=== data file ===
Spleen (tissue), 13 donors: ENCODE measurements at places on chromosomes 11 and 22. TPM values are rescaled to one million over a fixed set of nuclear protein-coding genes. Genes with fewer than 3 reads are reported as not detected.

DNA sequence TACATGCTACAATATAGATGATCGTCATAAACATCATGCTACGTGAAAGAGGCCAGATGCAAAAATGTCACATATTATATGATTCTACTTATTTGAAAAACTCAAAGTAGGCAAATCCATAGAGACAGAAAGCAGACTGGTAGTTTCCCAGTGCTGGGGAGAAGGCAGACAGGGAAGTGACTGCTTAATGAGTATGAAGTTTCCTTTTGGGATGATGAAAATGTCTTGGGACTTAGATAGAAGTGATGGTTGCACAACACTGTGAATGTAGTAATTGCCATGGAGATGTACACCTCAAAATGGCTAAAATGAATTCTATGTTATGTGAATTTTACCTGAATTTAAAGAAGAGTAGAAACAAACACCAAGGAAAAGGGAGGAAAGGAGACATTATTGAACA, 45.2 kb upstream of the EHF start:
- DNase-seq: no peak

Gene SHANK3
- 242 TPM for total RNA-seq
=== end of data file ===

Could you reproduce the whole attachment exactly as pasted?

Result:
Spleen (tissue), 13 donors: ENCODE measurements at places on chromosomes 11 and 22. TPM values are rescaled to one million over a fixed set of nuclear protein-coding genes. Genes with fewer than 3 reads are reported as not detected.

DNA sequence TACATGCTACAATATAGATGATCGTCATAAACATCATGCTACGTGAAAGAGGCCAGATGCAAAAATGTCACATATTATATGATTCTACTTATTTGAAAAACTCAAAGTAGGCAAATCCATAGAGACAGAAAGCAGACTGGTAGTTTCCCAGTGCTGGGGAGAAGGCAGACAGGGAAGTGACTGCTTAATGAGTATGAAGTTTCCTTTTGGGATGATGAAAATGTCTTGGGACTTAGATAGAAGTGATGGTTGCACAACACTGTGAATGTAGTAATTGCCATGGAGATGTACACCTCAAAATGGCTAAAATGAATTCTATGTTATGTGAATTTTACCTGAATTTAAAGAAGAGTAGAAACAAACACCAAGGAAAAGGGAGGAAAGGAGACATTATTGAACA, 45.2 kb upstream of the EHF start:
- DNase-seq: no peak

Gene SHANK3
- 242 TPM for total RNA-seq